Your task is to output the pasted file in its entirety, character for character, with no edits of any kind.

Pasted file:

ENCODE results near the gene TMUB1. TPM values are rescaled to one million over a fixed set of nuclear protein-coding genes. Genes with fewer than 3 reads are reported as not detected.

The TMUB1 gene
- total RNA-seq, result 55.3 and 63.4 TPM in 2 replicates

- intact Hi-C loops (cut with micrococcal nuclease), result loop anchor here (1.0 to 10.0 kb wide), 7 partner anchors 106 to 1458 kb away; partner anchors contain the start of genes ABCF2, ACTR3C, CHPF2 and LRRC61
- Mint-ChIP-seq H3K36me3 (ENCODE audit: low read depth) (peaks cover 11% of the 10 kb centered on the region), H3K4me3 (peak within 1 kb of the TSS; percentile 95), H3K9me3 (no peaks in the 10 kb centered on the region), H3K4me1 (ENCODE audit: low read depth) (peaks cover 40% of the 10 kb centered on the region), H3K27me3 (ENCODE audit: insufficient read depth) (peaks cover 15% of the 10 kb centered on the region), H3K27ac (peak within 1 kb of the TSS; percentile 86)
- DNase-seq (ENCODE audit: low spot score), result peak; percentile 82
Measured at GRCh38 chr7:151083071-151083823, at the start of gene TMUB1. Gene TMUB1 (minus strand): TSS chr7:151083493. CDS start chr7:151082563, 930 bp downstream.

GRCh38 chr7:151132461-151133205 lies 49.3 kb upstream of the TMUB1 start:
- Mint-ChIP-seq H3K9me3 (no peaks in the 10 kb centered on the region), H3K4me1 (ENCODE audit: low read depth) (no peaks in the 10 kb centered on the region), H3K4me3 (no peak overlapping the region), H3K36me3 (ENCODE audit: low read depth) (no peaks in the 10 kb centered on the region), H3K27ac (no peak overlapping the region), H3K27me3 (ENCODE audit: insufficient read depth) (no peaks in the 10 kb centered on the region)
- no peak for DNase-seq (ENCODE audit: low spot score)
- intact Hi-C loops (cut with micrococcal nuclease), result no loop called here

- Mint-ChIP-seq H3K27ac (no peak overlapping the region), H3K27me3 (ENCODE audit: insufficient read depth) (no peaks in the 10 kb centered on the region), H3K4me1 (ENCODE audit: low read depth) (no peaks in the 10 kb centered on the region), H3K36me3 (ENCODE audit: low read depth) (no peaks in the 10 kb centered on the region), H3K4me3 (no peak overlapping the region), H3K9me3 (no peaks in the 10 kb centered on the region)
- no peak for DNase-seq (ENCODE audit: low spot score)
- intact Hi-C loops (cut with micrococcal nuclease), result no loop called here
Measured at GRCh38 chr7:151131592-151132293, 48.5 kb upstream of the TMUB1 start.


ENCODE results near the gene TMUB1. TPM values are rescaled to one million over a fixed set of nuclear protein-coding genes. Genes with fewer than 3 reads are reported as not detected.

The TMUB1 gene
- total RNA-seq, result 55.3 and 63.4 TPM in 2 replicates

- intact Hi-C loops (cut with micrococcal nuclease), result loop anchor here (1.0 to 10.0 kb wide), 7 partner anchors 106 to 1458 kb away; partner anchors contain the start of genes ABCF2, ACTR3C, CHPF2 and LRRC61
- Mint-ChIP-seq H3K36me3 (ENCODE audit: low read depth) (peaks cover 11% of the 10 kb centered on the region), H3K4me3 (peak within 1 kb of the TSS; percentile 95), H3K9me3 (no peaks in the 10 kb centered on the region), H3K4me1 (ENCODE audit: low read depth) (peaks cover 40% of the 10 kb centered on the region), H3K27me3 (ENCODE audit: insufficient read depth) (peaks cover 15% of the 10 kb centered on the region), H3K27ac (peak within 1 kb of the TSS; percentile 86)
- DNase-seq (ENCODE audit: low spot score), result peak; percentile 82
Measured at GRCh38 chr7:151083071-151083823, at the start of gene TMUB1. Gene TMUB1 (minus strand): TSS chr7:151083493. CDS start chr7:151082563, 930 bp downstream.

GRCh38 chr7:151132461-151133205 lies 49.3 kb upstream of the TMUB1 start:
- Mint-ChIP-seq H3K9me3 (no peaks in the 10 kb centered on the region), H3K4me1 (ENCODE audit: low read depth) (no peaks in the 10 kb centered on the region), H3K4me3 (no peak overlapping the region), H3K36me3 (ENCODE audit: low read depth) (no peaks in the 10 kb centered on the region), H3K27ac (no peak overlapping the region), H3K27me3 (ENCODE audit: insufficient read depth) (no peaks in the 10 kb centered on the region)
- no peak for DNase-seq (ENCODE audit: low spot score)
- intact Hi-C loops (cut with micrococcal nuclease), result no loop called here

- Mint-ChIP-seq H3K27ac (no peak overlapping the region), H3K27me3 (ENCODE audit: insufficient read depth) (no peaks in the 10 kb centered on the region), H3K4me1 (ENCODE audit: low read depth) (no peaks in the 10 kb centered on the region), H3K36me3 (ENCODE audit: low read depth) (no peaks in the 10 kb centered on the region), H3K4me3 (no peak overlapping the region), H3K9me3 (no peaks in the 10 kb centered on the region)
- no peak for DNase-seq (ENCODE audit: low spot score)
- intact Hi-C loops (cut with micrococcal nuclease), result no loop called here
Measured at GRCh38 chr7:151131592-151132293, 48.5 kb upstream of the TMUB1 start.